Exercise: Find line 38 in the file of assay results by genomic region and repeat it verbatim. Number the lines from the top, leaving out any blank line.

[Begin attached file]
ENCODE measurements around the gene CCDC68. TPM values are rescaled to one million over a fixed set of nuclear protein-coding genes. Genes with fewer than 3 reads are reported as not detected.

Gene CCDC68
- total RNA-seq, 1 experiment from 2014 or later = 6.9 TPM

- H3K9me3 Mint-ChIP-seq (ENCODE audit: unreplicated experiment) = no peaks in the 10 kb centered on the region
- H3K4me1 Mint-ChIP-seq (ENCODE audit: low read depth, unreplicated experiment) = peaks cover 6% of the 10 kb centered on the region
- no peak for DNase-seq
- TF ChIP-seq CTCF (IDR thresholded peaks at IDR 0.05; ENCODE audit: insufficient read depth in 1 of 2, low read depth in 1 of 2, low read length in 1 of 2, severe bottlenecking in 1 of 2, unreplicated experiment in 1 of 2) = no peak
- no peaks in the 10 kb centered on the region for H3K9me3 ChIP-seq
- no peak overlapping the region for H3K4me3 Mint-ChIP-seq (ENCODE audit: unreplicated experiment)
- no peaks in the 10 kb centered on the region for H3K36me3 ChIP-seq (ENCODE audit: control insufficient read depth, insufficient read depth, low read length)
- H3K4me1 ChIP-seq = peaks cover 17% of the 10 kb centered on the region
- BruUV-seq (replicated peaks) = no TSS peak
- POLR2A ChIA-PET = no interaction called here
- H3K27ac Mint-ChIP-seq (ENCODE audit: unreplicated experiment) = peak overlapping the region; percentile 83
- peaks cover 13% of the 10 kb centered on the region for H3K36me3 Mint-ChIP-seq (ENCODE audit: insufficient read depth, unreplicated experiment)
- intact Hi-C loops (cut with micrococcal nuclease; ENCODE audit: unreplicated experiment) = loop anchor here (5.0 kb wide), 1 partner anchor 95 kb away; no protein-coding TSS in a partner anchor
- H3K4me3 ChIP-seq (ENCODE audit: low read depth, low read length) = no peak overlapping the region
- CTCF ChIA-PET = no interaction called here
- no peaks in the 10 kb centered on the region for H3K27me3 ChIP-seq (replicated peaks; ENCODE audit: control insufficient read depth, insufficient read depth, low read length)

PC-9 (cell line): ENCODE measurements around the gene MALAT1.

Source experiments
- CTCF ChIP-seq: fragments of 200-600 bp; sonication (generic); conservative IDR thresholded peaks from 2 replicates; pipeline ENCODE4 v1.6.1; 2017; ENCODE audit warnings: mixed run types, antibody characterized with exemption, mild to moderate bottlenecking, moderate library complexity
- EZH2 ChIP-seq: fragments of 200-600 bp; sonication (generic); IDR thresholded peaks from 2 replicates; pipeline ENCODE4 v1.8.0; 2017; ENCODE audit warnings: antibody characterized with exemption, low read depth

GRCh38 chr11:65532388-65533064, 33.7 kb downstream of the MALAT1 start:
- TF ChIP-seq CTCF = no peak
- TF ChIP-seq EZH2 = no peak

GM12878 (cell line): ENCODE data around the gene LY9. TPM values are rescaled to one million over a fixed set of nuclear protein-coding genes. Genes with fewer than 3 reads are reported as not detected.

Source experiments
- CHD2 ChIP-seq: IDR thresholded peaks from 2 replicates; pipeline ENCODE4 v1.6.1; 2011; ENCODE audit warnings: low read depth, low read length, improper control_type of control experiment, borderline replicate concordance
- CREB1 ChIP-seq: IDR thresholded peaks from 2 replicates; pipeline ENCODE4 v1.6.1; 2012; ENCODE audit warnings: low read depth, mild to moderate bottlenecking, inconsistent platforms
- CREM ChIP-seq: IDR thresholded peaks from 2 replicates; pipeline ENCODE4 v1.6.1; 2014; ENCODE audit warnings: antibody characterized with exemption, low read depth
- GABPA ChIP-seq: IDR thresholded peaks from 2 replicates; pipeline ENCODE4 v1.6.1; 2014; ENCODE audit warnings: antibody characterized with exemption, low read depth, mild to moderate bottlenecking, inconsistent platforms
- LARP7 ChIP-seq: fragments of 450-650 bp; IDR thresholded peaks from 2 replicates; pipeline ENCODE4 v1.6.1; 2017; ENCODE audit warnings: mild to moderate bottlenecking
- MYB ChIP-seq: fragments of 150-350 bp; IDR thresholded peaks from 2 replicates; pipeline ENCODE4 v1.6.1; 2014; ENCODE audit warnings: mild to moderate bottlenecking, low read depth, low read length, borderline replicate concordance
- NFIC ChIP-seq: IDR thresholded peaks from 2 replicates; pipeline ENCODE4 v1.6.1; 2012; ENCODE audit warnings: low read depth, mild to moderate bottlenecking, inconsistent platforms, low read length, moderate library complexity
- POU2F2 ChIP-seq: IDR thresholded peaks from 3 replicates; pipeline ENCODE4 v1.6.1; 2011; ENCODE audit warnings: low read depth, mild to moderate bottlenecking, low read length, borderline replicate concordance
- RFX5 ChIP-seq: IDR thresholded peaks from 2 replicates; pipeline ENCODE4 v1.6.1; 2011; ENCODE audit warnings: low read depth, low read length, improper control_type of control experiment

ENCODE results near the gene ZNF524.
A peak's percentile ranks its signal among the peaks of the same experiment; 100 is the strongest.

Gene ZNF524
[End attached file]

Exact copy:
ENCODE results near the gene ZNF524.